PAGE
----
Any Data in Any Format

First it must integrate data from any and all enterprise source platforms, regardless of the sources’ structure variation, format differences, respective data models, or other distinctions at origination. This includes common structured sources like relational databases and flat files, as well as semi structured data like JSON or XML files and unstructured sources like PDFs or documents.

Performant Loading and Efficient Storage

By nature a knowledge graph is (or at least has the chops to become) an enterprise-scale platform. This is impossible to achieve without automating — and expediting — loading source data into the graph and providing options for efficient storing of graph data. In the context of the data fabric, this means ensuring that the knowledge graph provides options on how data from sources is connected into the graph, from full on data replication and onboarding, to data on demand and virtualization (quick tutorial on virtualization).

Flexible Deployment

It’s important that the organization implementing the data fabric and knowledge graph have the option to deploy it wherever they want including on-premises, in the cloud or in a hybrid model. The most affordable operational environments typically do not require additional investments. The knowledge graph platform should give users the flexibility to leverage commodity VMs on-premises and in any cloud type applying standard deployment mechanisms like Kubernetes. Clouds deployment options include, for example, on-premise hybrids, public or private options, or public-private hybrids. (More on data fabrics in the cloud.)

Interactive Query at Scale

The ultimate goal of a data fabric is to produce a vast number of analytic-ready blended datasets very quickly to meet the unique and emergent needs of data consumers across the organization. To make this possible the knowledge graph must handle a large number of queries quickly, even when those queries involve pulling data from far flung corners of very large graph models. Fast response times are key, as is the ability to process queries for known questions, as well as unanticipated exploratory queries. Knowledge graphs that use high performance architectures like MPP models and in-memory query execution are best suited to meet this need.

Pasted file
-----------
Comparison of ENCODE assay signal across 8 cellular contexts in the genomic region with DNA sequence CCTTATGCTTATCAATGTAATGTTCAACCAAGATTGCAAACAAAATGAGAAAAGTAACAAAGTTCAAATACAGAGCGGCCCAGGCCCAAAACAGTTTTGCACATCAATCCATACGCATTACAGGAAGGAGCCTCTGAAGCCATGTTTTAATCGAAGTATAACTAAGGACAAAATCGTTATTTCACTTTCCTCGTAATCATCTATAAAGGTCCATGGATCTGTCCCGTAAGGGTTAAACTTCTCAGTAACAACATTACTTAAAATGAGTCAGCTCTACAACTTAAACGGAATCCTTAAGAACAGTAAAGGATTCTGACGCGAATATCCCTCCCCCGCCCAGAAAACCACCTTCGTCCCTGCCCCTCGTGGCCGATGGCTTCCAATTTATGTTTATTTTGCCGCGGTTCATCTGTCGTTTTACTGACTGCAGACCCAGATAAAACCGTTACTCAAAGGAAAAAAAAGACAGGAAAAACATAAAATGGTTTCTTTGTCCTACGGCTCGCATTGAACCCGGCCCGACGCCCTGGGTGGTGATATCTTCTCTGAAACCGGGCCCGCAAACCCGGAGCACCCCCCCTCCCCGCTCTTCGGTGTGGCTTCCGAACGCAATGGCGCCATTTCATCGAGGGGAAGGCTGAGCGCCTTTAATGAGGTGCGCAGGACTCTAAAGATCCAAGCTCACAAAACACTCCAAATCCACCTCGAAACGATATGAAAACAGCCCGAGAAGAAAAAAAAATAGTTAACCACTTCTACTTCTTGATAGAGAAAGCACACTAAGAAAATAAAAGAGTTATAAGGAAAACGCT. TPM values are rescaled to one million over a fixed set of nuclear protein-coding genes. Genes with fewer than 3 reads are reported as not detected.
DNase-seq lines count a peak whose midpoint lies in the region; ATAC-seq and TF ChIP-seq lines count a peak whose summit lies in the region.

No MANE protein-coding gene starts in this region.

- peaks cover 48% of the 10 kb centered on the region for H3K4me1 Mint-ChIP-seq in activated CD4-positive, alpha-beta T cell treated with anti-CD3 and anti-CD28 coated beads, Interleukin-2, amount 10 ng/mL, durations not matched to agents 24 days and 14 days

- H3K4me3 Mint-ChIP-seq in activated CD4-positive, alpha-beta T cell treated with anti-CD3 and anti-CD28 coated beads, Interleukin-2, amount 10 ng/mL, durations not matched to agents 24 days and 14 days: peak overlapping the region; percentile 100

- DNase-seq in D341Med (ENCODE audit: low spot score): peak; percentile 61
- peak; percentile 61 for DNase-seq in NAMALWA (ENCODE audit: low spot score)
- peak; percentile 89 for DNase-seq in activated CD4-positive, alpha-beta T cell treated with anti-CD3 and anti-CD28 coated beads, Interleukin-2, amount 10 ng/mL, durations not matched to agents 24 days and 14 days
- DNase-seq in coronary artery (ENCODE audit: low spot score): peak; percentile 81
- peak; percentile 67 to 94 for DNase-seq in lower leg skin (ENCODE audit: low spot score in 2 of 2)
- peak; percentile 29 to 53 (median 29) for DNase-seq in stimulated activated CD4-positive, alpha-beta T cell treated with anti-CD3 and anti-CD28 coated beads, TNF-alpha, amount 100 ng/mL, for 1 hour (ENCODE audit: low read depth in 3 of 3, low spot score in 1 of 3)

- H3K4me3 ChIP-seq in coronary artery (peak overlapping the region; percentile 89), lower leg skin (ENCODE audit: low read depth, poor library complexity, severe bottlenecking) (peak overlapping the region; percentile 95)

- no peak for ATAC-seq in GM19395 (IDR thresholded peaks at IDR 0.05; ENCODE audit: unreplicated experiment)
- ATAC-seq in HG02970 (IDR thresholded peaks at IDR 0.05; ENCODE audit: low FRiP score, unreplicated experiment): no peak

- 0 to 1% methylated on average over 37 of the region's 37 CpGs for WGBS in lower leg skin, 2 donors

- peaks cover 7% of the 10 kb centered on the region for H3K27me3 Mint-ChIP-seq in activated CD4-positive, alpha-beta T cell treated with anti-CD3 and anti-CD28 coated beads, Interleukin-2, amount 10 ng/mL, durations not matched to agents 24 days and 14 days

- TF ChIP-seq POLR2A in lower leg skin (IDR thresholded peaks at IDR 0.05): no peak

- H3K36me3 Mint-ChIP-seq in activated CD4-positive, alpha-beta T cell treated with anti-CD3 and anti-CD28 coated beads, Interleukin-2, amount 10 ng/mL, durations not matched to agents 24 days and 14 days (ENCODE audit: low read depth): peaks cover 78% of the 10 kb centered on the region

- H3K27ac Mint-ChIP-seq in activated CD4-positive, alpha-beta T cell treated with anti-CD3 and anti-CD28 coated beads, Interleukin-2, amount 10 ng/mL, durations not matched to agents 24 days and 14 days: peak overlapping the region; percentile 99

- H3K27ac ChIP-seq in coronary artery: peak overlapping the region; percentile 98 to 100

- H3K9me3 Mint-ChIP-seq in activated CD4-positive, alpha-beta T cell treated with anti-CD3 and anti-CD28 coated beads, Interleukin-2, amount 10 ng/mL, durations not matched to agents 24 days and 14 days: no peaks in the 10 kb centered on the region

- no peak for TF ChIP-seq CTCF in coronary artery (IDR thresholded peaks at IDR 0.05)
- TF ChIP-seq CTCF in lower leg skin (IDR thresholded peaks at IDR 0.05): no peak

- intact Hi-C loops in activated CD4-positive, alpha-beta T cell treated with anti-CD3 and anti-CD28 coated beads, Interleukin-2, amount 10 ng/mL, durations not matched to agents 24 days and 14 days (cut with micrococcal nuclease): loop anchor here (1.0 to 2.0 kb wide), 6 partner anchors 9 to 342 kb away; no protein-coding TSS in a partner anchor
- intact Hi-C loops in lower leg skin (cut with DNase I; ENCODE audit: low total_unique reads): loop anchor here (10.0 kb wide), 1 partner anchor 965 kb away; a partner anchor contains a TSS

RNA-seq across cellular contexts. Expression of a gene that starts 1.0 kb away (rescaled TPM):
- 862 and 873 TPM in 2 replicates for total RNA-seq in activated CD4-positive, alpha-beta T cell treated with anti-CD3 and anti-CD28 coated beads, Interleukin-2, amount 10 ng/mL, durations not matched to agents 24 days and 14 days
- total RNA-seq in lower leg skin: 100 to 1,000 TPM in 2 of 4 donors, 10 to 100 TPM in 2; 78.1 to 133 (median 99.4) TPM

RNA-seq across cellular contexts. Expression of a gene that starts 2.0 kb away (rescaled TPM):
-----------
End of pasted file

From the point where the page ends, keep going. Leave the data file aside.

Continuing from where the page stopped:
Integrate Easily with Other Components of the Fabric

A data fabric isn’t one product or technology. Rather it’s an architecture that includes many components, some of which are new to the organization while others that are long term incumbents. To work in this context, knowledge graphs need to support open standards that enable all the data, models, and metadata that make up the knowledge graph to be easily synchronized with or exported to other applications.

Enterprise Grade Security and Governance

A large part of readying knowledge graphs for use in a data fabric pertains to fundamentals of security, data governance, and regulatory compliance. Fine-grained access controls are required that specify which users can access, query, and update which parts of the graph and how they can use them. This granular security has significant data governance implications. It reinforces role-based access control for data privacy, while its applicability to PII is perfect for regulatory compliance.

Where to Begin

Thought leaders like Etisham Zaidi at the Gartner Group (Recent Gartner Top Ten Data and Analytic Trends for 2021 Report: Graph Connects Everything) and Noel Yuhanna at Forrester Research strongly recommend organizations include a knowledge graph in any data fabric stack. But for ordinary IT and data leaders, often the more pragmatic questions are: “How do I get started?” ”What is the best use case?” “What skills will I need?”and perhaps most vexing, “How do I build a graph representation of my data, something that we have never done before?” Our advice to people who raise these questions to our team at Cambridge Semantics is think big, start small, scale fast, and just get going. An initial 8–10 week project that focuses on a specific use case and a finite set of data sources delivers an initial working knowledge graph, accelerates the learning curve, and gives the team hands-on exposure to the new technology. That first project generally includes more than a few “ah-ha” moments as the team gets its head around how semantic and graph data models work and discovers how its existing skill sets are easily adapted to this new approach.